Basketball Myths – Part I

If you haven’t seen our YouTube video series Shooting’s 10 Deadliest Lies we HIGHLY recommend it! We want to step away from shooting for a second though and look at a more broad picture of the game of basketball. We believe that shooting isn’t the only skill in basketball where MYTHS are involved. We want to look at a couple other things that we believe are myths in the game of basketball.

MYTH #1

The Defensive Slide:

The game of basketball has changed. Because of those changes we believe that there are a few skills that are still being taught that are no longer relevant to the game today. The defensive slide is a skill that many coaches practice and put an emphasis on in practice that we believe is no longer relevant to the game (or at least not to the degree it used to be).

Today’s game is much faster and quicker at times than it used to be. One thing we have seen taught with the defensive slide is that you step with the front foot and slide (or drag) with the back foot.

If you teach this I want you to think long and hard about what you are teaching. My question to you is, “In what world is a defensive player sliding and dragging his foot going to be able to keep up with an offensive player running and dribbling.” This concept just doesn’t make any sense logically.

A similar situation would be going 2-3 zone against Syracuse. Syracuse is known well for their patented 2-3 zone defense but when their opposition goes 2-3 zone against them it causes them to have problems.

So where did it come from. Well, back in the earlier days of basketball dribbling was not as utilized as it is today. In fact, when a player would dribble it was much slower and they didn’t run when they dribbled, it was more of a hop or slide when dribbling. So the skill was sufficient for that style of play. However, today’s level of play and speed of the game just doesn’t allow a player to slide and be a great defender.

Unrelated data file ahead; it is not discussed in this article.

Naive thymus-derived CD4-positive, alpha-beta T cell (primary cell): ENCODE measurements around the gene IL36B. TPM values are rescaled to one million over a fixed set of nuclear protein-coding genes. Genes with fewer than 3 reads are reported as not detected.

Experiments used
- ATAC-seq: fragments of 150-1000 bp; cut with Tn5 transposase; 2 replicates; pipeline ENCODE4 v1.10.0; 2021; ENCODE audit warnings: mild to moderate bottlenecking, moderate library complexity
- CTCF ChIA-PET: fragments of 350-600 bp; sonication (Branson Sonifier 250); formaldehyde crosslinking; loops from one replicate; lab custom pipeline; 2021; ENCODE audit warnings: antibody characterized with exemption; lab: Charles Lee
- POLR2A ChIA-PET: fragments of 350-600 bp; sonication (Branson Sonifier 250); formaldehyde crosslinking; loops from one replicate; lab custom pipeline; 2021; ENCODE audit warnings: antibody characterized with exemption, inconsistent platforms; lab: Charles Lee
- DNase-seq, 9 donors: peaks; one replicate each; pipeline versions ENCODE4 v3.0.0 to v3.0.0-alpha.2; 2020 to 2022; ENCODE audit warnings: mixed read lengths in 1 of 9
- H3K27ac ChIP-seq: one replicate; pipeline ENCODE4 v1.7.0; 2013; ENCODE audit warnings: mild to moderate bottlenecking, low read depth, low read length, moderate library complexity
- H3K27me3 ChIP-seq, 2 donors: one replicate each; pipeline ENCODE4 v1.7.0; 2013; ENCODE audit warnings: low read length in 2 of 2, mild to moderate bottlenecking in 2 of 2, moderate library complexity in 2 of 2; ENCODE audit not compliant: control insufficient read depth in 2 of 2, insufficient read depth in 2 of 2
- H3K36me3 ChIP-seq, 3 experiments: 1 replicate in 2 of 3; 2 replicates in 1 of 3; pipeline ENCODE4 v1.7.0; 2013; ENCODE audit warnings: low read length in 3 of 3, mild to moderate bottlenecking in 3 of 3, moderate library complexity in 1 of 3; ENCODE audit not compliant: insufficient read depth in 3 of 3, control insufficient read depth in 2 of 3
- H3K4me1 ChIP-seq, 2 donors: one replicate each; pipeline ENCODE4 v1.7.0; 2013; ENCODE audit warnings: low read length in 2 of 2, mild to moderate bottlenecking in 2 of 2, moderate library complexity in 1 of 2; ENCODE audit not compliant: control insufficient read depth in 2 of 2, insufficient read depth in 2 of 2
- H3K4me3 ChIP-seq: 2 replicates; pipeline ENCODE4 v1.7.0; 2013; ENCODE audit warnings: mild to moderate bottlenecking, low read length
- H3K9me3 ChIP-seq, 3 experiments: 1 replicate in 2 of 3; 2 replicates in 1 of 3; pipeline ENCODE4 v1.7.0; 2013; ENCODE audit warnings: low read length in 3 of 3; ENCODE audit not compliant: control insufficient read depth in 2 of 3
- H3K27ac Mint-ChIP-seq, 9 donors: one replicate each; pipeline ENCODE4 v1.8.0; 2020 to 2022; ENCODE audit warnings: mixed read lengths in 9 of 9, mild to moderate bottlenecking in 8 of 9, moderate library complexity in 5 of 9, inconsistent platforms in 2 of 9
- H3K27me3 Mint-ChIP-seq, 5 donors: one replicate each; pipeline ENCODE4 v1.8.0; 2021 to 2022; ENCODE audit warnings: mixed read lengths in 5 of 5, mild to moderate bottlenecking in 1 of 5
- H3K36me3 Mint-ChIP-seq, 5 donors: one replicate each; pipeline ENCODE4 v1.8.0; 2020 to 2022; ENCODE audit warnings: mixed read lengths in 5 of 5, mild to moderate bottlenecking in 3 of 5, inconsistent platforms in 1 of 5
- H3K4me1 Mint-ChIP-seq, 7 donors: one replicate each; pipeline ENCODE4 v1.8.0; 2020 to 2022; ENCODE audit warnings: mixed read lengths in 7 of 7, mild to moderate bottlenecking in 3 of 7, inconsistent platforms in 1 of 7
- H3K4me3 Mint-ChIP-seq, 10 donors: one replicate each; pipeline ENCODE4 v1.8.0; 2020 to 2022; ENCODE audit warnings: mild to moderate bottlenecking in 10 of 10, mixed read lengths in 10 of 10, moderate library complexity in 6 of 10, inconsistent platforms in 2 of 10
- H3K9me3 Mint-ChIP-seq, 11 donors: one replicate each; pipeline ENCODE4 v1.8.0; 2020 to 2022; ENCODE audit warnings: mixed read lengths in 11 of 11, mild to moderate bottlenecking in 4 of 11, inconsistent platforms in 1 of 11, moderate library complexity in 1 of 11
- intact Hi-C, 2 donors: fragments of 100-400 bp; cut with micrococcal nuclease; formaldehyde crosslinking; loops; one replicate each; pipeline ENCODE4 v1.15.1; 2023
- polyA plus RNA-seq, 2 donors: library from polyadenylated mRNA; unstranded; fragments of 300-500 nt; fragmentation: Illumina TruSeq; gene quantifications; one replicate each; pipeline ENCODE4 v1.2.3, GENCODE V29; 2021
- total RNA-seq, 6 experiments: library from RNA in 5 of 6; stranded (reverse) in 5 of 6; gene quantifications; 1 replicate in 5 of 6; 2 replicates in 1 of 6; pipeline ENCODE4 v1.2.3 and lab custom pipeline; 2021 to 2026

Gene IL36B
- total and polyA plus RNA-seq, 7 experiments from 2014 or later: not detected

Today we must emphasize that the defensive slide is a starting point but does not continue to happen throughout the whole movement. What we should put more of an emphasis on is 1 or 2 slides progressing into a run to gain or maintain position. The only situation where a player can slide and maintain what officials call “Legal Guarding Position” is if that defensive player is drastically faster, quicker and stronger than his opposition. Speed is a definite advantage in today’s game of basketball and anyway we can increase our speed is an advantage.

 

MYTH #2

The Lost Art of The Mid-Range Jump Shot:

I’ve heard basketball coaches and basketball purists mention how the mid-range jump shot is a lost art in today’s game. I however, don’t believe this to be true. Has the game changed? Absolutely. That is the precise reason they believe its a lost art. Because it’s much more rare than it used to be.

This however, isn’t because players can’t shoot the mid range jump shot. It’s that way for a few reasons. One of the biggest reasons for this that is overlooked is the fact that players have become bigger, faster, stronger, quicker and more “vertically enabled” as I would put it. While it was easy in the past to get open jumpers from 12-17 ft., it is much more difficult to get an open shot from this distance in todays game because of the size of defenders and more importantly their athleticism. As the defense becomes bigger, faster and can jump higher it causes the offense to push out further from the basket. You just don’t see these wide open jumpers from mid-range anymore because the speed, quickness and jumping ability of players neutralizes that option.

When the 3 point line came into the game it gave a great tactical advantage to players who could shoot accurately from distance. 3 is obviously worth more than 2 so taking a few steps back from the mid-range jumper and gaining an extra point creates a great advantage. This is probably the biggest reason why the mid-range shot is believed to be a lost art however, while it’s the most obvious we believe it is probably the second biggest reason.

The situation where the open mid-range jump shot is seen the most is against a zone defense. The mid-range shot still exists in todays game but it is not a catch and shoot situation as it was in the past. The mid-range jump shot is more utilized by skilled players who can put the ball on the floor with 1 to 3 dribbles and create space from the defense to pull up and shoot. This is a more complex skill that what the mid-range shooters used to have to possess which is why the shot is seen on a more rare basis in today’s game.